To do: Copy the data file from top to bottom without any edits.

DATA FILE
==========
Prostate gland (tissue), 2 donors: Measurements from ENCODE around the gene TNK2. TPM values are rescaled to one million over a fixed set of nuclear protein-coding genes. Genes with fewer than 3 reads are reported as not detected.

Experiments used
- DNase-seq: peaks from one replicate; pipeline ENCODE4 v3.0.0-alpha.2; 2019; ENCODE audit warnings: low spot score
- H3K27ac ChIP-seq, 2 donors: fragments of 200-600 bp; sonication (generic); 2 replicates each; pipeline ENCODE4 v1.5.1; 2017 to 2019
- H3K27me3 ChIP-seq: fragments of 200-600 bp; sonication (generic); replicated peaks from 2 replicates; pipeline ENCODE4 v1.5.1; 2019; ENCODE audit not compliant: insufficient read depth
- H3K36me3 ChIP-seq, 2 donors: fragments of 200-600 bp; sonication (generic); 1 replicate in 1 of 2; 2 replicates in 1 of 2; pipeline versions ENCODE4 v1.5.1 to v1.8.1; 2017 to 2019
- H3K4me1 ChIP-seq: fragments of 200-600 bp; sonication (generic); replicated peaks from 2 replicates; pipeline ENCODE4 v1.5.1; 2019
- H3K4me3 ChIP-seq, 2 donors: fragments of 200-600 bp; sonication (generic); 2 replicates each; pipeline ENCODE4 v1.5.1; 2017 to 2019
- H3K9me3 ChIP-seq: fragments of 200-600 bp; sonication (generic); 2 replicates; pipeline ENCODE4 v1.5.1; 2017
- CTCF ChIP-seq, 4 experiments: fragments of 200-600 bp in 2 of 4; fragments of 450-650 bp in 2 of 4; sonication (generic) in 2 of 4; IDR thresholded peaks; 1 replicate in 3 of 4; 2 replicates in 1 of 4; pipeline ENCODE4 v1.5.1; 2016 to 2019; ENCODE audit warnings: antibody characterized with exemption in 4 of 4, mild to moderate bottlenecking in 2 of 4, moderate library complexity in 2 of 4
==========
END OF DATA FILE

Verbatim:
Prostate gland (tissue), 2 donors: Measurements from ENCODE around the gene TNK2. TPM values are rescaled to one million over a fixed set of nuclear protein-coding genes. Genes with fewer than 3 reads are reported as not detected.

Experiments used
- DNase-seq: peaks from one replicate; pipeline ENCODE4 v3.0.0-alpha.2; 2019; ENCODE audit warnings: low spot score
- H3K27ac ChIP-seq, 2 donors: fragments of 200-600 bp; sonication (generic); 2 replicates each; pipeline ENCODE4 v1.5.1; 2017 to 2019
- H3K27me3 ChIP-seq: fragments of 200-600 bp; sonication (generic); replicated peaks from 2 replicates; pipeline ENCODE4 v1.5.1; 2019; ENCODE audit not compliant: insufficient read depth
- H3K36me3 ChIP-seq, 2 donors: fragments of 200-600 bp; sonication (generic); 1 replicate in 1 of 2; 2 replicates in 1 of 2; pipeline versions ENCODE4 v1.5.1 to v1.8.1; 2017 to 2019
- H3K4me1 ChIP-seq: fragments of 200-600 bp; sonication (generic); replicated peaks from 2 replicates; pipeline ENCODE4 v1.5.1; 2019
- H3K4me3 ChIP-seq, 2 donors: fragments of 200-600 bp; sonication (generic); 2 replicates each; pipeline ENCODE4 v1.5.1; 2017 to 2019
- H3K9me3 ChIP-seq: fragments of 200-600 bp; sonication (generic); 2 replicates; pipeline ENCODE4 v1.5.1; 2017
- CTCF ChIP-seq, 4 experiments: fragments of 200-600 bp in 2 of 4; fragments of 450-650 bp in 2 of 4; sonication (generic) in 2 of 4; IDR thresholded peaks; 1 replicate in 3 of 4; 2 replicates in 1 of 4; pipeline ENCODE4 v1.5.1; 2016 to 2019; ENCODE audit warnings: antibody characterized with exemption in 4 of 4, mild to moderate bottlenecking in 2 of 4, moderate library complexity in 2 of 4